NSA had over 300 reports on Germany's Merkel, report says

German magazine Der Spiegel has reported that the U.S. National Security Agency kept more than 300 reports on Chancellor Angela Merkel in a special databank about scores of foreign heads of state.

The magazine said Saturday the secret file about the surveillance of Merkel was part of a trove of documents obtained by former NSA systems analyst Edward Snowden. Other leaders listed in the databank include the heads of Peru, Somalia, Guatemala, Colombia and Belarus.

Earlier this month, German lawmakers agreed to launch an inquiry into surveillance conducted by the NSA and other foreign intelligence services, including the tapping of Merkel's cellphone which was revealed in 2013.

German federal prosecutors are also mulling whether to open their own investigation into NSA activities.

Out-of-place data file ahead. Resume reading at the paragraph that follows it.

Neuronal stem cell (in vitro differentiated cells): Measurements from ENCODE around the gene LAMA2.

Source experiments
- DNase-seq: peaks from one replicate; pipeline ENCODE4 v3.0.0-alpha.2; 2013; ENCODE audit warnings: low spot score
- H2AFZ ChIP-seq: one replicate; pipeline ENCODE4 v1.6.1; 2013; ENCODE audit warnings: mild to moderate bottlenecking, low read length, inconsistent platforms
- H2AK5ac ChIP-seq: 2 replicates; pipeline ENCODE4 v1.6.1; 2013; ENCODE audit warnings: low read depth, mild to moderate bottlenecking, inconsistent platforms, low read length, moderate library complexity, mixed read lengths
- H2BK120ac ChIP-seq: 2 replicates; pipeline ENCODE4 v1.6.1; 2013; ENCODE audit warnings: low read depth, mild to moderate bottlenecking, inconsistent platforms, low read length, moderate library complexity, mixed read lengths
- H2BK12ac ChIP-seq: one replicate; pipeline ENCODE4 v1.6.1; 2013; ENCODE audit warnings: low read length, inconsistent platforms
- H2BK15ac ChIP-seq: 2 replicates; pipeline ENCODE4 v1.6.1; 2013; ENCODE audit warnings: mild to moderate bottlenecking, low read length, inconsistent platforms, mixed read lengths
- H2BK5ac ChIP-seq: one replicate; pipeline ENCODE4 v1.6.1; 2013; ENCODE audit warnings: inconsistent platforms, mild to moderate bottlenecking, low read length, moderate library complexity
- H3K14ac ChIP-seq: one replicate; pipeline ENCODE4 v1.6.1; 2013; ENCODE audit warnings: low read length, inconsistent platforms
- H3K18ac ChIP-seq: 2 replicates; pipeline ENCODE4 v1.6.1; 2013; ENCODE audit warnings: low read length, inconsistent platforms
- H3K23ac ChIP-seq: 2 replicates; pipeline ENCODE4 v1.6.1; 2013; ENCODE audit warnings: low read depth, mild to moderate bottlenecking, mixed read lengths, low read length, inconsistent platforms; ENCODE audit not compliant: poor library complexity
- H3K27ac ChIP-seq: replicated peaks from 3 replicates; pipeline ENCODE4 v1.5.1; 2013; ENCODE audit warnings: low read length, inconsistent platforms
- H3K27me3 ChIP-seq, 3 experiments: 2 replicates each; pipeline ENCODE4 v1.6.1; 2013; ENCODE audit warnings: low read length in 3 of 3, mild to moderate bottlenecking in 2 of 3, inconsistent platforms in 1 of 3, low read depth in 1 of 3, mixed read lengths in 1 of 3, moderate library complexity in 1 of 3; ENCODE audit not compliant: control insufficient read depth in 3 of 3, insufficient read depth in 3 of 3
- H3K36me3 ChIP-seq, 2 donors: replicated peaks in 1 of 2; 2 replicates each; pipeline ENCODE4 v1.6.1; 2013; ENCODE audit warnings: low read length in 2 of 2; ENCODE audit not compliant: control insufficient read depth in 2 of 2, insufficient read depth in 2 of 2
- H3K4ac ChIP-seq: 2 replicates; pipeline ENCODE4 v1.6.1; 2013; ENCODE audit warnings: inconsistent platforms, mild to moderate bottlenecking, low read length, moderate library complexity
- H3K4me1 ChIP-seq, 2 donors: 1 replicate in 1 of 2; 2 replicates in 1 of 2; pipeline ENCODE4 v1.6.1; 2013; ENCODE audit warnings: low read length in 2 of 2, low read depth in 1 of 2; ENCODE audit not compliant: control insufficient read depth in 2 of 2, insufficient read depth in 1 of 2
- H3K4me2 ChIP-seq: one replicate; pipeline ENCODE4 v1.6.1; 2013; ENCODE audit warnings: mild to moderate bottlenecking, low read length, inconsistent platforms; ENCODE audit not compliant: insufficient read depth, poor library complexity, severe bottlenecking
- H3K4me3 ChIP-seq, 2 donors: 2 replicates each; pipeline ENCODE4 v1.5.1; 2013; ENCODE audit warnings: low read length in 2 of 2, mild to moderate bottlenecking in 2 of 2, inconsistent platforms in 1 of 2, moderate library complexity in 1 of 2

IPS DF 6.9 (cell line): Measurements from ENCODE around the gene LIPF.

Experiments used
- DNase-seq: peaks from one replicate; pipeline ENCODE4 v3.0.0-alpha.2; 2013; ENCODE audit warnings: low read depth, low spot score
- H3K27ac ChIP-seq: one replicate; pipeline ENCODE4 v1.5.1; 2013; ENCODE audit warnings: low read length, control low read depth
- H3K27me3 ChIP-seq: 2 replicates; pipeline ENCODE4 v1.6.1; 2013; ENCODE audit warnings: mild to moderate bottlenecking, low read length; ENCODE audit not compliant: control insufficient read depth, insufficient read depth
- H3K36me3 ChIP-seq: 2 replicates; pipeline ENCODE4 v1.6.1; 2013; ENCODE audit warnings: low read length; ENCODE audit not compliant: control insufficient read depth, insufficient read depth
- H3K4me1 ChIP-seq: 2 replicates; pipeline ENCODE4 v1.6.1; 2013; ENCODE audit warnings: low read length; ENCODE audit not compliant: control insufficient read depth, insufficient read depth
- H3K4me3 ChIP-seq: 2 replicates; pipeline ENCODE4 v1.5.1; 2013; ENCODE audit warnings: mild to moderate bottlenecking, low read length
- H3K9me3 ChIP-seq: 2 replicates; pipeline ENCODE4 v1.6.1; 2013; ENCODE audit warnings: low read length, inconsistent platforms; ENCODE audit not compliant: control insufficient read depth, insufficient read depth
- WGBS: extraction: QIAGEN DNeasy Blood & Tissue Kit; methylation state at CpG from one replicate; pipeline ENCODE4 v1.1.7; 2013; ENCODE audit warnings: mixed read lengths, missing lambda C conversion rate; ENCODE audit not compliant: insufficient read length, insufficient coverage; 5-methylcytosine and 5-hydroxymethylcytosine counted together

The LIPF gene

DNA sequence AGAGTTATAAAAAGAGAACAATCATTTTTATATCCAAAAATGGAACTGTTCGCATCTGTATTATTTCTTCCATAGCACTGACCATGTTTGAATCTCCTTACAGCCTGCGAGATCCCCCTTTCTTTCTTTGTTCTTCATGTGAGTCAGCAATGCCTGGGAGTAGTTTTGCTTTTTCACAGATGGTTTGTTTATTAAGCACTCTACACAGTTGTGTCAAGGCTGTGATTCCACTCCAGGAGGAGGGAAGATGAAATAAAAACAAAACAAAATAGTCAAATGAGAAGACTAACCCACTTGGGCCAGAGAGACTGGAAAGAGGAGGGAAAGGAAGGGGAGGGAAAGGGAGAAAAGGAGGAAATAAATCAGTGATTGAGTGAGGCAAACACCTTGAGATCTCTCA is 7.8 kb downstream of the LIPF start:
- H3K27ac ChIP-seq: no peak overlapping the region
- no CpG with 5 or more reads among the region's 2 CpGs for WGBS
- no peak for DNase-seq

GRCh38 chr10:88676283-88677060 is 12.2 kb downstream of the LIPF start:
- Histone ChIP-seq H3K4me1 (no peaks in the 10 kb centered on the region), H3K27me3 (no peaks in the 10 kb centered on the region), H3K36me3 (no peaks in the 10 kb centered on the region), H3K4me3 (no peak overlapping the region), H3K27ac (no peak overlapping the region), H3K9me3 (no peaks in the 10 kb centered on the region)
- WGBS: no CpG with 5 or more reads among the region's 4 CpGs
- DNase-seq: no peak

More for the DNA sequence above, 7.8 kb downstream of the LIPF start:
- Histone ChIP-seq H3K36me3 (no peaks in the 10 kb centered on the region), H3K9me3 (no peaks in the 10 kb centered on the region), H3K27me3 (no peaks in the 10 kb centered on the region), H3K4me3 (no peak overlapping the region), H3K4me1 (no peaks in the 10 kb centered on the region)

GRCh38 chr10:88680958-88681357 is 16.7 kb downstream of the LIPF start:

The outgoing director of the National Security Agency told Fox News that other nations "fully comprehend" the agency's methods and mission in acquiring data.

Gen. Keith Alexander made the remarks Wednesday on "Special Report with Bret Baier" after he was pressed by host Baier about the revelations that the agency had spied on German Chancellor Angela Merkel's phone calls. The surveillance was revealed late last year as part of the data leaked by former NSA contractor Edward Snowden.

"In Germany, they know that NSA brings a great deal of information to the table to protect their country and other European allies," Alexander said. "It's the right thing to do. We work together."

Alexander stressed that such surveillance is necessary to keep the United States safe.

The Associated Press contributed to this report